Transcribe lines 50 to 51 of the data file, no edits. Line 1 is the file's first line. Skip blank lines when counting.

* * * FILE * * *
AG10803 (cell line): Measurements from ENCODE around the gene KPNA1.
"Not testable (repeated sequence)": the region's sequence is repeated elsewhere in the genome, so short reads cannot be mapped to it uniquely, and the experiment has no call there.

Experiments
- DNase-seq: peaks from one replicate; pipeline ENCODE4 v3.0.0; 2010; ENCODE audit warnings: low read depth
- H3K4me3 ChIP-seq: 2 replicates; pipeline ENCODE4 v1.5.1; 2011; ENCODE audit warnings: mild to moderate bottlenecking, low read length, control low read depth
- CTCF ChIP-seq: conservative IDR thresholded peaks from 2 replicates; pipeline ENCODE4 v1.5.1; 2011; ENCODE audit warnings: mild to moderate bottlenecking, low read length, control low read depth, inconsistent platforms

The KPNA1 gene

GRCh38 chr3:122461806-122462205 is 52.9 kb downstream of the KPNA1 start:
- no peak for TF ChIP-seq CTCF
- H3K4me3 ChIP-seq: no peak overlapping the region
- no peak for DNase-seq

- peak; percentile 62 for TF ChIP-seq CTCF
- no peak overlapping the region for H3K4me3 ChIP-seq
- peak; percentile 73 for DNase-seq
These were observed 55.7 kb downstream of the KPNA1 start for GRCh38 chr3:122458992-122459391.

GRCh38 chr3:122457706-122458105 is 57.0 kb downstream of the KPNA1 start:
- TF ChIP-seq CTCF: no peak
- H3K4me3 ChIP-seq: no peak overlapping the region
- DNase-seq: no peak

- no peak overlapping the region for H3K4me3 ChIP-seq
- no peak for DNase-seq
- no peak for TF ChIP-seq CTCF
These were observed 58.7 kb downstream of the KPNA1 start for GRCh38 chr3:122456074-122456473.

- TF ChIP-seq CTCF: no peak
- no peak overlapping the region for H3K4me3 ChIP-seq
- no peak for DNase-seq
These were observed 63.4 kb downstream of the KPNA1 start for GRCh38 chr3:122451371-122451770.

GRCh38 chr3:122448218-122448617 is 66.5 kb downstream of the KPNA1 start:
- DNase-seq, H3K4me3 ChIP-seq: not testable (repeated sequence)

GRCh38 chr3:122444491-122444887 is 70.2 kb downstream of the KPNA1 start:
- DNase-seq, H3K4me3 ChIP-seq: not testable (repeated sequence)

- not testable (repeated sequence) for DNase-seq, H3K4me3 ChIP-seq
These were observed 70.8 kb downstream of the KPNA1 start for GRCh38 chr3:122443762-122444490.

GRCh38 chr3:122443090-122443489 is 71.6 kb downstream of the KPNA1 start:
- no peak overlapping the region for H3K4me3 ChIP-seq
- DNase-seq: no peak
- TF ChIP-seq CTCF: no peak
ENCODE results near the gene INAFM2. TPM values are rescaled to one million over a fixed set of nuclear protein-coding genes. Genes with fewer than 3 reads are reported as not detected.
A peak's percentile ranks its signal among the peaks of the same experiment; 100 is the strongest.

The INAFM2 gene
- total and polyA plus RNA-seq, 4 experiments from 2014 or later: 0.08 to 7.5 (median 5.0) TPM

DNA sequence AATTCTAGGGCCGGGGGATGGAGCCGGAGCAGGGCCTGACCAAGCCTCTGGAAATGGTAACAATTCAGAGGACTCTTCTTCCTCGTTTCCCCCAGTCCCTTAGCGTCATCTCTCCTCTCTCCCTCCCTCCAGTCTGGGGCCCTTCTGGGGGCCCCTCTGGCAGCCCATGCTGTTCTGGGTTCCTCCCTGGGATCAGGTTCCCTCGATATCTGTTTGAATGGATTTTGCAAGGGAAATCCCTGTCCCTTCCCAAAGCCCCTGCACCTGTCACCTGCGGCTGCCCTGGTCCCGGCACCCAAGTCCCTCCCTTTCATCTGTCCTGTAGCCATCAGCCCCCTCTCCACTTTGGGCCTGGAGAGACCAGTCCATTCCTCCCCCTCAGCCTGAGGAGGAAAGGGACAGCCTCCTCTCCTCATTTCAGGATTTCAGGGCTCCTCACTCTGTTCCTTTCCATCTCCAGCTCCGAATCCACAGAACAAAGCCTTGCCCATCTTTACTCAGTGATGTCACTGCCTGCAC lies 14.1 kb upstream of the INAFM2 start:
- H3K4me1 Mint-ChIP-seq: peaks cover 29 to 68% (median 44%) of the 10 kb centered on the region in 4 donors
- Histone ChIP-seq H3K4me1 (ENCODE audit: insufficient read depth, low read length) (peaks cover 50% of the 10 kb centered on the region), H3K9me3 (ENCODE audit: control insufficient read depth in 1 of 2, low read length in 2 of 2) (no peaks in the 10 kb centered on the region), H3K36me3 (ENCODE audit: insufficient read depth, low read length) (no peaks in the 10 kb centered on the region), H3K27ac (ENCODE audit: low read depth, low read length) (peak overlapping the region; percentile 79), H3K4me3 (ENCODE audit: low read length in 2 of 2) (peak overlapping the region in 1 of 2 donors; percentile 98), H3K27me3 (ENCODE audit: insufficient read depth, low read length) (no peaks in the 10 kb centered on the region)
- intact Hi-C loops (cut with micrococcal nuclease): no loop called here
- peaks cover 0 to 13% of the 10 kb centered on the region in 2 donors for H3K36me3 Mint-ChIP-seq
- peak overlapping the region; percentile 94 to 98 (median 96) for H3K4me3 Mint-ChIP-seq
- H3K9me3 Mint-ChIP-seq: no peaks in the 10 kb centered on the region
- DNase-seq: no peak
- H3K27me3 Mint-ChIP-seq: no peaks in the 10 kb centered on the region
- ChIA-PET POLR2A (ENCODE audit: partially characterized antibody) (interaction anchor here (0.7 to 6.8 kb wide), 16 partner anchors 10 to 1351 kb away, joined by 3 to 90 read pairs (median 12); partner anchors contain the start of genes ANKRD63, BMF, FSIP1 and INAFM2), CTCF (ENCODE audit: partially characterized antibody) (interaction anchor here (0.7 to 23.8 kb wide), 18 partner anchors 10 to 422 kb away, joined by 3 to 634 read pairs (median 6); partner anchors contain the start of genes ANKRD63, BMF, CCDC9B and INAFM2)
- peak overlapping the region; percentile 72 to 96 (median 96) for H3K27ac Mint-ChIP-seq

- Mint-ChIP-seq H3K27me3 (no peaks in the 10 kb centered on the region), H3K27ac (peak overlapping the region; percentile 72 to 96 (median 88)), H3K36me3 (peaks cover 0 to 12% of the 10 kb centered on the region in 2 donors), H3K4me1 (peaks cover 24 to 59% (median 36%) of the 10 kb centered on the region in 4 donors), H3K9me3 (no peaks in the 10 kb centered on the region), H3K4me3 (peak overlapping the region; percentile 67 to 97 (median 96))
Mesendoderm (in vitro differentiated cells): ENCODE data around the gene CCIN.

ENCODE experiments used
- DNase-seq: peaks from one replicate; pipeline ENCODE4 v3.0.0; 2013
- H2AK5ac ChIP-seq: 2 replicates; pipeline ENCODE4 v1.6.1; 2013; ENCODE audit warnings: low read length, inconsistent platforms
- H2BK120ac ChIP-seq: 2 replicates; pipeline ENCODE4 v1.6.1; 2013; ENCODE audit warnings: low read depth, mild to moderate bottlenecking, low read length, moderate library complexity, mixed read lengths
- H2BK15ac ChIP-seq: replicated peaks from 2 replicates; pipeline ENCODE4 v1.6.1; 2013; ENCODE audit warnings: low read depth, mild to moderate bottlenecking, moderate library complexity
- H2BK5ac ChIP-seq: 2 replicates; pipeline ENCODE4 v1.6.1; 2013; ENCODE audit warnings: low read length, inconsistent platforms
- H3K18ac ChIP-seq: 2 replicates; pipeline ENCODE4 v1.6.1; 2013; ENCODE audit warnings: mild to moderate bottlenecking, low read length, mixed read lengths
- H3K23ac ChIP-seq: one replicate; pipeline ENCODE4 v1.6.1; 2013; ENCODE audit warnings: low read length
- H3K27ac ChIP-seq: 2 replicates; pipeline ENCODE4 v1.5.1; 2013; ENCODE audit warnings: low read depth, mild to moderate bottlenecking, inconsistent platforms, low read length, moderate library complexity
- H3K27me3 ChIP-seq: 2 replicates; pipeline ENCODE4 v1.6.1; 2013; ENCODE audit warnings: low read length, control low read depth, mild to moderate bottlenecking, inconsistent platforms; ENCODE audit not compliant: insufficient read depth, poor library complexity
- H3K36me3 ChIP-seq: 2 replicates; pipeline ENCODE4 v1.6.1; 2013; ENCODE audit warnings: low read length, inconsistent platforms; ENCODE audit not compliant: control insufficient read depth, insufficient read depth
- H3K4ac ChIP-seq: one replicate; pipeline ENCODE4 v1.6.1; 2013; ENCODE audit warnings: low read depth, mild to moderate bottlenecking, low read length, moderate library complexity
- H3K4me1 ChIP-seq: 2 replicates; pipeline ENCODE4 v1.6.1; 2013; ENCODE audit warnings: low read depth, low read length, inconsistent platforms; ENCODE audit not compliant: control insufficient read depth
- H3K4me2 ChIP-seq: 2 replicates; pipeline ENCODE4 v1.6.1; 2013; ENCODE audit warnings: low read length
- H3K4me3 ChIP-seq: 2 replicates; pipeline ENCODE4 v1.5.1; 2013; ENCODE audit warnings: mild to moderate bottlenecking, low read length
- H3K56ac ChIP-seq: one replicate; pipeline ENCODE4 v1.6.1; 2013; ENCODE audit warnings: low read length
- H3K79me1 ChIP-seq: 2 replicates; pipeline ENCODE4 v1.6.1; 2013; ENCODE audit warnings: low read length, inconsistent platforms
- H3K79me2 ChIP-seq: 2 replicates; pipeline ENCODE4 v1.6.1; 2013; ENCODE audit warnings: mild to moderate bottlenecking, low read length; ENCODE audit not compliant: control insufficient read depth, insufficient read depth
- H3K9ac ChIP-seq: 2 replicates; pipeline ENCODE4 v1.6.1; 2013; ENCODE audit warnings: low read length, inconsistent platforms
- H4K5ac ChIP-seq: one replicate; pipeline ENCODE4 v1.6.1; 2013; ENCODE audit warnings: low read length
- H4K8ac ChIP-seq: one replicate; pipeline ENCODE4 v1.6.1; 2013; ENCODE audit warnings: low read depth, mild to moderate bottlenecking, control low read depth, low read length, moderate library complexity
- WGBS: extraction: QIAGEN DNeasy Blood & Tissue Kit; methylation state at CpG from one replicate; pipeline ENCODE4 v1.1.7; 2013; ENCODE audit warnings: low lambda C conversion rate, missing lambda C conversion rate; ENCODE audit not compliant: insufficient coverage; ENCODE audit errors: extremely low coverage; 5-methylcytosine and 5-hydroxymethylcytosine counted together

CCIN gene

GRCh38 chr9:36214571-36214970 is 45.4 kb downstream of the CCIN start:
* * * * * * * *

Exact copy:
- H3K27me3 Mint-ChIP-seq: no peaks in the 10 kb centered on the region
- ChIA-PET POLR2A (ENCODE audit: partially characterized antibody) (interaction anchor here (0.7 to 6.8 kb wide), 16 partner anchors 10 to 1351 kb away, joined by 3 to 90 read pairs (median 12); partner anchors contain the start of genes ANKRD63, BMF, FSIP1 and INAFM2), CTCF (ENCODE audit: partially characterized antibody) (interaction anchor here (0.7 to 23.8 kb wide), 18 partner anchors 10 to 422 kb away, joined by 3 to 634 read pairs (median 6); partner anchors contain the start of genes ANKRD63, BMF, CCDC9B and INAFM2)